Dietary Supplement Use More Prevalent than Previously Reported

A new article based on five years of online market research studies by Ipsos Public Affairs to the Council for Responsible Nutrition reports that dietary supplement use among U.S. adults is more prevalent than previously reported.

WASHINGTON—According to a new article published in the peer-reviewed Journal of the American College of Nutrition (JACN), dietary supplement use by adults in the United States is more prevalent than previously indicated by data from the National Health and Nutrition Examination Surveys (NHANES) (Journal of the American College of Nutrition 2014; 33(2):176-182). The new article is based on five consecutive years of online market research studies, conducted by Ipsos Public Affairs for the Council for Responsible Nutrition (CRN).

“This new review adds to the literature about usage patterns of dietary supplement users. The NHANES data is of course invaluable, but it only asks respondents about their dietary supplement usage over a 30-day period," said Annette Dickinson, Ph.D., corresponding author and a consultant for CRN. "The CRN/Ipsos data included regular, occasional and seasonal use throughout the year, which more realistically captures the full scope of dietary supplement utilization."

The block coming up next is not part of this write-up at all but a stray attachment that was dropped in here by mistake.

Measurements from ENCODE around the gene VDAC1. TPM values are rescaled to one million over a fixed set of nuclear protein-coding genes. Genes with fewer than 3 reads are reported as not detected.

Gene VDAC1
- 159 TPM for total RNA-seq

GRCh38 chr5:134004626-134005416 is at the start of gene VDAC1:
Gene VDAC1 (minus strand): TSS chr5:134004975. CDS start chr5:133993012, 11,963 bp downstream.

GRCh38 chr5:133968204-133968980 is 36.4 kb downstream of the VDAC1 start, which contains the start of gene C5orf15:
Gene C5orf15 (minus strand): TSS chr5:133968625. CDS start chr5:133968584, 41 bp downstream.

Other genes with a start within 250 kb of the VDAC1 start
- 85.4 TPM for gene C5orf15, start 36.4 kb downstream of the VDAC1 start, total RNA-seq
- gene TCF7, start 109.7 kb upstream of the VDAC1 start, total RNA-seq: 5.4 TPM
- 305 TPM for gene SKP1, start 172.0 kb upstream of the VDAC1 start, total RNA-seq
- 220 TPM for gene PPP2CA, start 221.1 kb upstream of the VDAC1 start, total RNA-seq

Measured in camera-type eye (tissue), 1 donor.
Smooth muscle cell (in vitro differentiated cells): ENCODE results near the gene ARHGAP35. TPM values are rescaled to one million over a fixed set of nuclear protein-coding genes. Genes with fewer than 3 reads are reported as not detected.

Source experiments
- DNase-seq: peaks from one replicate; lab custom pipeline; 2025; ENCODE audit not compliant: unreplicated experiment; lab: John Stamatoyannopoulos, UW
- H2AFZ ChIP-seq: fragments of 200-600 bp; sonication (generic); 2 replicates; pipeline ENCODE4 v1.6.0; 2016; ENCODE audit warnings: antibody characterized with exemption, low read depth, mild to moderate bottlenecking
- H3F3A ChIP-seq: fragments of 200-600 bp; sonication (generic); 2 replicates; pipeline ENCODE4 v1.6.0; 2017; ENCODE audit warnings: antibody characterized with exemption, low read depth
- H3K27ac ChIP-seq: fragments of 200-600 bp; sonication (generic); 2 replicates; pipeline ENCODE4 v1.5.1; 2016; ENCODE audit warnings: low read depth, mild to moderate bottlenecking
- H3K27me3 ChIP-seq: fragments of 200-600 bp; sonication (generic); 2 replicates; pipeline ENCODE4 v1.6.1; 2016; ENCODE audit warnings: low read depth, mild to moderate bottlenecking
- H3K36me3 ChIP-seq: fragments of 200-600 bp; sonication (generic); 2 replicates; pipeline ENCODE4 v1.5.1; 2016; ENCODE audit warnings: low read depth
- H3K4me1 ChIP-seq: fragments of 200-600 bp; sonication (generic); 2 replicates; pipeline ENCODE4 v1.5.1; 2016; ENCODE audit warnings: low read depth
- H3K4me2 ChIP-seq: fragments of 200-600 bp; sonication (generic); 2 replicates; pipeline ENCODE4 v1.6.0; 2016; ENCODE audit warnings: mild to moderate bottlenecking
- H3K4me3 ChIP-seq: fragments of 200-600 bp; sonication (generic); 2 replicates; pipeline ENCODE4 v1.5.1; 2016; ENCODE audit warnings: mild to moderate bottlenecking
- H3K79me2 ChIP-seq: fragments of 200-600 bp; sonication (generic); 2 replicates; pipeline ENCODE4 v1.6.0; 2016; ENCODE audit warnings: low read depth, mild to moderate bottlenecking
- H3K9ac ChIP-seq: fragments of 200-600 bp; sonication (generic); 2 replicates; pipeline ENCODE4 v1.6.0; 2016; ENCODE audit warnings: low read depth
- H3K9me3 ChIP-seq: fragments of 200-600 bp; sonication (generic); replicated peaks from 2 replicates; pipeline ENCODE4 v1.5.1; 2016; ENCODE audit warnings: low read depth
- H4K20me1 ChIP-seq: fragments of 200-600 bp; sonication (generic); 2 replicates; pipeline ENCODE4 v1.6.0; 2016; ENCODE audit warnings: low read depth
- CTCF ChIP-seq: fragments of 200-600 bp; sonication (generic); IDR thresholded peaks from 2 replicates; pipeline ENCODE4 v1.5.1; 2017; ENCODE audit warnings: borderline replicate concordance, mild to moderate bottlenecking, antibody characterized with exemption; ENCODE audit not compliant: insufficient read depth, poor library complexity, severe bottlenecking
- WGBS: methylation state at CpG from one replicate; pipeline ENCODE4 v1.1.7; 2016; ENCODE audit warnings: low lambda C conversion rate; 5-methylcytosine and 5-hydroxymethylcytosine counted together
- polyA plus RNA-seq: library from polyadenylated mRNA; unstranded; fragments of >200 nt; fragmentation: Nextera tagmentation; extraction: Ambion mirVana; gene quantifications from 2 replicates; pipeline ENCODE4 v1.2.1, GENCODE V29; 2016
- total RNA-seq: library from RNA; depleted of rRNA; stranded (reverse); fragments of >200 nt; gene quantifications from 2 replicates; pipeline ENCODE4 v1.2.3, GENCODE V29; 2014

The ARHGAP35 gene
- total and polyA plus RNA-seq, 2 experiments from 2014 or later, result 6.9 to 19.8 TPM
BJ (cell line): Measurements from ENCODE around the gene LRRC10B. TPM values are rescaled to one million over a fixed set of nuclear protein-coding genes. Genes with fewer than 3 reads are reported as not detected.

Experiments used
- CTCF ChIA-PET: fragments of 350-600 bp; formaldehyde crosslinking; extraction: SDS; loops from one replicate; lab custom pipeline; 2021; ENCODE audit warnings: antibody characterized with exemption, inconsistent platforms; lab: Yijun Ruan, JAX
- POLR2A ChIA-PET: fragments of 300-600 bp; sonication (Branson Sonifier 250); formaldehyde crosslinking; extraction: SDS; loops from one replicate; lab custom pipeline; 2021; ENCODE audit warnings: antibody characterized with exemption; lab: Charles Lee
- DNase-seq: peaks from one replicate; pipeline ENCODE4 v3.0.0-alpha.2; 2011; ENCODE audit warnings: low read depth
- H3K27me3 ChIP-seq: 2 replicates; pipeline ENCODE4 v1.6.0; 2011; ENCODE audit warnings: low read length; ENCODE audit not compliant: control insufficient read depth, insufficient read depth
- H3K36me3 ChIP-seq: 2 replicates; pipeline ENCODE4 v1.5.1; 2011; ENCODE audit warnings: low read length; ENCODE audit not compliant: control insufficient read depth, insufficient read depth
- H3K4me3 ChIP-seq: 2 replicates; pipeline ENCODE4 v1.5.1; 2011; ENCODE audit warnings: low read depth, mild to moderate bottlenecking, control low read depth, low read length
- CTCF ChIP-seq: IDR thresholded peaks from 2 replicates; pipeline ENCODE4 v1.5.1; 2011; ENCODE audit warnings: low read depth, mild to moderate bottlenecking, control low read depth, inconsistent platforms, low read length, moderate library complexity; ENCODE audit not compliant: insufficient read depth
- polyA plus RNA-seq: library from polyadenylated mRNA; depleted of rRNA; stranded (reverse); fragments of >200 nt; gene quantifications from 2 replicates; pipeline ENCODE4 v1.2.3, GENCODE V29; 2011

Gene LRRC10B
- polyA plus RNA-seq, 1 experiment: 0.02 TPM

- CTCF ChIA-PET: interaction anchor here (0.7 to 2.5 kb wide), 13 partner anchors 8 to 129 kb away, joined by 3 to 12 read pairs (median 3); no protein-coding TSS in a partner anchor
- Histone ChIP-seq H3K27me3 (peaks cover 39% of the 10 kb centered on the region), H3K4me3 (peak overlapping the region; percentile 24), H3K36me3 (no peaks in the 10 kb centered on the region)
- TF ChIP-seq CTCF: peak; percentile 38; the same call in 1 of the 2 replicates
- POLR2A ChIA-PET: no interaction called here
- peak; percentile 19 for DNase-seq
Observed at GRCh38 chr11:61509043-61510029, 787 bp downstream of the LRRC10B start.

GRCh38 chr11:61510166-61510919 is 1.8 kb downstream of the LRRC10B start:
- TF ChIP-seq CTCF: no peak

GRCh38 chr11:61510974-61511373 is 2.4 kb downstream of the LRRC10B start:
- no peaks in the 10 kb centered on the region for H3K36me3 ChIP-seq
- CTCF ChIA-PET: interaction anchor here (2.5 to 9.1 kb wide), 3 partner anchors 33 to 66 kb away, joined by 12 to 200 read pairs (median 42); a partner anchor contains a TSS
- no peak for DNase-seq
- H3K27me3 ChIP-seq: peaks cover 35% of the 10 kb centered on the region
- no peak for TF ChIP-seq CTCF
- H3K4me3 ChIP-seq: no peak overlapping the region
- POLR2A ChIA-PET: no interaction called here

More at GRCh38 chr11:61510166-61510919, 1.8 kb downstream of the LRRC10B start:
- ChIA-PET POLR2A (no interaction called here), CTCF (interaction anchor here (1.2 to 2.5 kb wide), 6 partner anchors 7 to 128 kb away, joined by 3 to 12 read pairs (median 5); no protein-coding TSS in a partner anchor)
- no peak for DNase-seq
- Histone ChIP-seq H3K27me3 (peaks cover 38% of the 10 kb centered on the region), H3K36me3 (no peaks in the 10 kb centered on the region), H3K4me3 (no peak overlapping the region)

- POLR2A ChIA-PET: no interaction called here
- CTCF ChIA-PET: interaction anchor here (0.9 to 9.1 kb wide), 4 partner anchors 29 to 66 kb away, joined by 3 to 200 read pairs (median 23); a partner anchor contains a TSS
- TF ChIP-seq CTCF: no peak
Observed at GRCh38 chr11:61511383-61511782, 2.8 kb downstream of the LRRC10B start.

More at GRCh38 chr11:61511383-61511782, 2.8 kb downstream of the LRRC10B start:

The article notes that overall supplement use as reported by respondents to the CRN surveys in 2007-2011 ranged from 64 to 69 percent, while regular use of dietary supplements ranged from 48 to 53 percent, levels equivalent to the overall prevalence reported in NHANES. Over the five years of the CRN survey, the percentage of people using a variety of supplements increased, while the percentage only using a multivitamin decreased. The primary reasons given for using a dietary supplements were “overall health and wellness" and “to fill nutrient gaps in the diet."

"What the data tells us is that dietary supplement usage is a mainstream practice, and, contrary to some assertions, supplement users do not use these products as a license to slack off on eating right or exercising, but instead are health conscious individuals trying to do all the right things to be healthy," said Judy Blatman, senior vice president, communications, CRN. "They are more likely than nonusers to try to eat a balanced diet, visit their doctor regularly, get a good night’s sleep, exercise regularly and maintain a healthy weight."    

The review, titled “Consumer usage and reasons for using dietary supplements: report of a series of surveys," is co-authored by Dickinson, Blatman, Julio C. Franco of Ipsos Public Affairs and Neale El-Dash, Ph.D., formerly with Ipsos Public Affairs.

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